Without doubt, 2014 was a cool year for technology. The days of ‘massive innovation every 6 months’ are probably behind us for good, we still see enough cool new kit being delivered each year to keep everyone happy.
Just as the world starts moving toward Maxwell, fracking and alternative sources of electricity – so the price of energy (specifically oil) dives off a cliff – making retro sources seem more appealing, but that has to be short-term. In the longer term, as circuits get smaller and smaller, the drive toward efficiency – at a macro and microscopic level – will keep picking up more mind share.
If you live in the developed world, then you want lower energy bills. If you live in a developing country, then you probably can’t generate 1,000w per desktop, so – either way – there is a drive to reduce consumption. And then we have the move toward more mobile solutions, including Shield/GRID.
The relentless pressure to make electronics smaller and smaller, means we will soon live in an age where solid state drives pwn the mass storage market. When that happens, spinning magnetic disks at 7,200rpm in order to store vital information will seem as logical as using papyrus.
One thing we can be certain of, is that this development will all happen faster than we can imagine.
Sure, we all complain when a roadmap slips and technology takes a few months longer than anticipated to arrive in the stores, but the overall pace of change is amazing and relentless.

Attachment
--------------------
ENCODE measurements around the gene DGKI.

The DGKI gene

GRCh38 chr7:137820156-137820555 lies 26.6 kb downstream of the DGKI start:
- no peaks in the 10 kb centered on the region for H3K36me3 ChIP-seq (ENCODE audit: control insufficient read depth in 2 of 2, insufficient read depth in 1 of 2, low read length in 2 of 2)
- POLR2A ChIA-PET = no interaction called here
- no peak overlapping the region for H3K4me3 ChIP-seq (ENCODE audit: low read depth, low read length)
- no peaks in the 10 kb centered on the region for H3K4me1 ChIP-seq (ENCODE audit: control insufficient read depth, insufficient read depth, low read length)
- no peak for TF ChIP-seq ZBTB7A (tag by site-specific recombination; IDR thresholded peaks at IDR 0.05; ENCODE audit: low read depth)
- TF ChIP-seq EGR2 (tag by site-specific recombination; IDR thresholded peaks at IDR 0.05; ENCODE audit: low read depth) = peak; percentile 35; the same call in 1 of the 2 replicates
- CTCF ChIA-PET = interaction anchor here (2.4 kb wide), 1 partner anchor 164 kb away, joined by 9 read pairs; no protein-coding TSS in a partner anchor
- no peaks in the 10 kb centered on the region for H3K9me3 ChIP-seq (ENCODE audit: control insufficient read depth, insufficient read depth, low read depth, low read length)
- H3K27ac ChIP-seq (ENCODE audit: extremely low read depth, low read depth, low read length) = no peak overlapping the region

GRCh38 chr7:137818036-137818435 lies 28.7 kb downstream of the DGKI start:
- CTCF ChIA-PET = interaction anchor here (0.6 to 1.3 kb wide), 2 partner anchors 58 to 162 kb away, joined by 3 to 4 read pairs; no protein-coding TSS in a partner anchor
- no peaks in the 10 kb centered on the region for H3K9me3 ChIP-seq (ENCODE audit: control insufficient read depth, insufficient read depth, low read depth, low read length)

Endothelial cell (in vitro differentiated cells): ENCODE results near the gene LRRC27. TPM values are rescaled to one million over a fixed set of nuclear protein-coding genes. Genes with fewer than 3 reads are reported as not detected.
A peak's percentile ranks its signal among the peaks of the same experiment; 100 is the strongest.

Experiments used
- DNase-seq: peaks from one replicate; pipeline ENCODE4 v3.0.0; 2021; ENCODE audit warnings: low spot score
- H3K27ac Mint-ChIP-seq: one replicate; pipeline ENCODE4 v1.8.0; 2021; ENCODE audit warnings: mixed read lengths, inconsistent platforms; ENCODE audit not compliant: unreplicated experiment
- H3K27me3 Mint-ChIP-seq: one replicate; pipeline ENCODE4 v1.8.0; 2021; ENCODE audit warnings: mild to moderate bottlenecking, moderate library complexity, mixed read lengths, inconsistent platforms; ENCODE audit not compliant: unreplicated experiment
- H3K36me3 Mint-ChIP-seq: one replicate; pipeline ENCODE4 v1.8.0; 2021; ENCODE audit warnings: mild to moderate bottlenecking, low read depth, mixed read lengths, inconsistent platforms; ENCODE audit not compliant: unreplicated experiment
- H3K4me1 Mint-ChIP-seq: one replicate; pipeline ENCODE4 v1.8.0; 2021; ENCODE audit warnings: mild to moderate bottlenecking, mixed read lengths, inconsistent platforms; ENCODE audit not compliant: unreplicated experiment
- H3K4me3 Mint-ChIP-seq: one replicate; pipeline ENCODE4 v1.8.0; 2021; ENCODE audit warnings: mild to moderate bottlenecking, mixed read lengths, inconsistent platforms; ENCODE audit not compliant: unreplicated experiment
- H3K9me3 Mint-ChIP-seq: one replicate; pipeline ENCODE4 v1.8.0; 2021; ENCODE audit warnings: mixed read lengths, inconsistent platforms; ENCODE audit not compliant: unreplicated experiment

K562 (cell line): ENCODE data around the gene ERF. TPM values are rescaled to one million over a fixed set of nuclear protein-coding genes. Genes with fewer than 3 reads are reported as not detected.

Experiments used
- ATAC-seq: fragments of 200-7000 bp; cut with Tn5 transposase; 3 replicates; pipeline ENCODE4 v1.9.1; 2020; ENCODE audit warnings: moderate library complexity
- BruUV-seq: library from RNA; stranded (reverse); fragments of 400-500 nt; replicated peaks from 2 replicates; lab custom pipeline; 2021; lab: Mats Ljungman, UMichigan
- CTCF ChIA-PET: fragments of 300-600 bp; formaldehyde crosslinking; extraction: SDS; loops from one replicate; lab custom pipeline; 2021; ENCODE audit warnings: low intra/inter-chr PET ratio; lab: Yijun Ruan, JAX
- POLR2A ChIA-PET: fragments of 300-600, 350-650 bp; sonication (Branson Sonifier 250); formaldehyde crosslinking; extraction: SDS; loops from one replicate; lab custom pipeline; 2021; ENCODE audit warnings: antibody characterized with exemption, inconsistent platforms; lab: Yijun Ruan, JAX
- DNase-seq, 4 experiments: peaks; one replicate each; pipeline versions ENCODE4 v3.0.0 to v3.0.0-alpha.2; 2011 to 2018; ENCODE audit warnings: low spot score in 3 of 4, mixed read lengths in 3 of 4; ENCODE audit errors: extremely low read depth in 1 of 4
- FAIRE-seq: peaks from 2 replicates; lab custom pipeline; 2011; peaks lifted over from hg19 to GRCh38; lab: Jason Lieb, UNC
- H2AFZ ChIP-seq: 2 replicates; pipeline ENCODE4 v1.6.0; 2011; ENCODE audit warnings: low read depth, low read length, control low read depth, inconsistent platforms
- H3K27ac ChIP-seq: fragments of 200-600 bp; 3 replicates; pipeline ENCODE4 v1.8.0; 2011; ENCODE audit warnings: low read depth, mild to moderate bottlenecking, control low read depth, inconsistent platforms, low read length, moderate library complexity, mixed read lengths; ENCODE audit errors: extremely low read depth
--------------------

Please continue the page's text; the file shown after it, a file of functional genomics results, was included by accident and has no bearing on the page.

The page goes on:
Fifteen years ago, PC companies could take £1,000 off you for a single core AMD-based system with 128MB of memory and a 32MB GeForce2 MX graphics card. If you were lucky enough to get a monitor, then it would be a huge CRT that offered 1280×1024 resolution and internet access was via a 56k Fax Modem. Today’s £1,000 system will give you GTX970 graphics and access to the web using broadband in the 10-100Mbps range.
When KitGuru celebrates its 20th anniversary in 15 years time, we can only imagine what kind of spec would be needed to tease £1,000 from your wallets. A contract with your ISP may well include unlimited gigabit wi-fi for £20 a month and system ram could be in the terabyte range.
Whatever the technologies, whatever the performance levels, KitGuru Labs will be there to provide the most intelligent testing environment possible – to bring you the buying advice you need in order to get value for money.
We thank you for reading the first 14,000 articles we’ve written since KitGuru was launched – and for enjoying our ‘Best of the Best’ for 2014. Over 250,000 of you follow us on Facebook and – right or wrong – we’d love to know what you think about this year’s choices, so please let us know by clicking HERE.
Lastly, we wish you and yours a very happy, prosperous 2015!